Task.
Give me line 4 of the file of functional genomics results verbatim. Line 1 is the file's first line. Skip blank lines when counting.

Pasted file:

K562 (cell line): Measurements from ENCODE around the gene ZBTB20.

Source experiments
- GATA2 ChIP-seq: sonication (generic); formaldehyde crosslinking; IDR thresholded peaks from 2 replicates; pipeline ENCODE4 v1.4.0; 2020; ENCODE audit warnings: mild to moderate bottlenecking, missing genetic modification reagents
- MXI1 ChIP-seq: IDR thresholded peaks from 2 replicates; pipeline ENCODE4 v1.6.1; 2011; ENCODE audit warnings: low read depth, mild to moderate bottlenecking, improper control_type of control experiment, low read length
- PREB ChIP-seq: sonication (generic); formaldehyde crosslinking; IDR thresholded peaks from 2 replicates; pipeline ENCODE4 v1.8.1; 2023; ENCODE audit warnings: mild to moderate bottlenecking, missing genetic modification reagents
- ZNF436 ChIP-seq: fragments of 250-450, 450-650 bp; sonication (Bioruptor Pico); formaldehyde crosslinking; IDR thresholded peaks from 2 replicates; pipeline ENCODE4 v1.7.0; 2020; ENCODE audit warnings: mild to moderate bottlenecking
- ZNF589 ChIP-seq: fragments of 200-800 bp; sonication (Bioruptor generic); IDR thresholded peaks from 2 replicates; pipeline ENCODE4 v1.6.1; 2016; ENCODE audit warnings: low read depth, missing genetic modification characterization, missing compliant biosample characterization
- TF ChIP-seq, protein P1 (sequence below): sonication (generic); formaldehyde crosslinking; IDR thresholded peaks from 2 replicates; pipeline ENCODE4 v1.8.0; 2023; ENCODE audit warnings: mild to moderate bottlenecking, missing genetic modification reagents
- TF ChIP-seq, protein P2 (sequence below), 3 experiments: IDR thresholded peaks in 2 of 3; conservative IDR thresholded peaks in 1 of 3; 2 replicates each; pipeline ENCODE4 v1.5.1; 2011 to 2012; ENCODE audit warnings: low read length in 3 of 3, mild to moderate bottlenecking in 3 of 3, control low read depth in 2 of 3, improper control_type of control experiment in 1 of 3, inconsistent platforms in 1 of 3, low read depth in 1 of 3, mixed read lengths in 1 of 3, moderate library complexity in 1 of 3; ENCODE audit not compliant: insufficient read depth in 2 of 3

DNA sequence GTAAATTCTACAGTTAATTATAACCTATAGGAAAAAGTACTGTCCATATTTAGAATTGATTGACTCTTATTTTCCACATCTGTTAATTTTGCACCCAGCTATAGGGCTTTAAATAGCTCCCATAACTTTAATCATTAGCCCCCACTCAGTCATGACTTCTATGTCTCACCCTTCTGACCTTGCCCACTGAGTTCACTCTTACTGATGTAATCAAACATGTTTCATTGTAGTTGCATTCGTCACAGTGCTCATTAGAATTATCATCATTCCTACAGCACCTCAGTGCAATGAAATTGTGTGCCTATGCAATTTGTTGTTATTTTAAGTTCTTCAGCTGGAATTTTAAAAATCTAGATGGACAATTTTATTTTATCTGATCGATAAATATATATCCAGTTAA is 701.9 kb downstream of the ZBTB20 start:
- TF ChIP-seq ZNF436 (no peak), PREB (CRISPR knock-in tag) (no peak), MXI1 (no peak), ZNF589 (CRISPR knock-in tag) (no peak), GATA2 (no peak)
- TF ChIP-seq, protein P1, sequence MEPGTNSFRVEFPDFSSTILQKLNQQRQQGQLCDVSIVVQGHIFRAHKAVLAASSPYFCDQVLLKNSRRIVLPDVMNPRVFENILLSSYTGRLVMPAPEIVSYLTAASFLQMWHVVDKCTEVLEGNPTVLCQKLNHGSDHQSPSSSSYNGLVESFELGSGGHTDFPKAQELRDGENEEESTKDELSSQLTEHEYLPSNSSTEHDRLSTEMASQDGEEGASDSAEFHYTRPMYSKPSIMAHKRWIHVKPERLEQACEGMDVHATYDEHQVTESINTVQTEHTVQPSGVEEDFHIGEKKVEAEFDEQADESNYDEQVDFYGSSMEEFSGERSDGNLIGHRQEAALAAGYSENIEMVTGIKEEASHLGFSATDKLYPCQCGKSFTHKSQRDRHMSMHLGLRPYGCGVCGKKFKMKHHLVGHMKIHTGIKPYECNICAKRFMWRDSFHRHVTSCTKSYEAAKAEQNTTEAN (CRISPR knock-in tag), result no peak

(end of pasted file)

- MXI1 ChIP-seq: IDR thresholded peaks from 2 replicates; pipeline ENCODE4 v1.6.1; 2011; ENCODE audit warnings: low read depth, mild to moderate bottlenecking, improper control_type of control experiment, low read length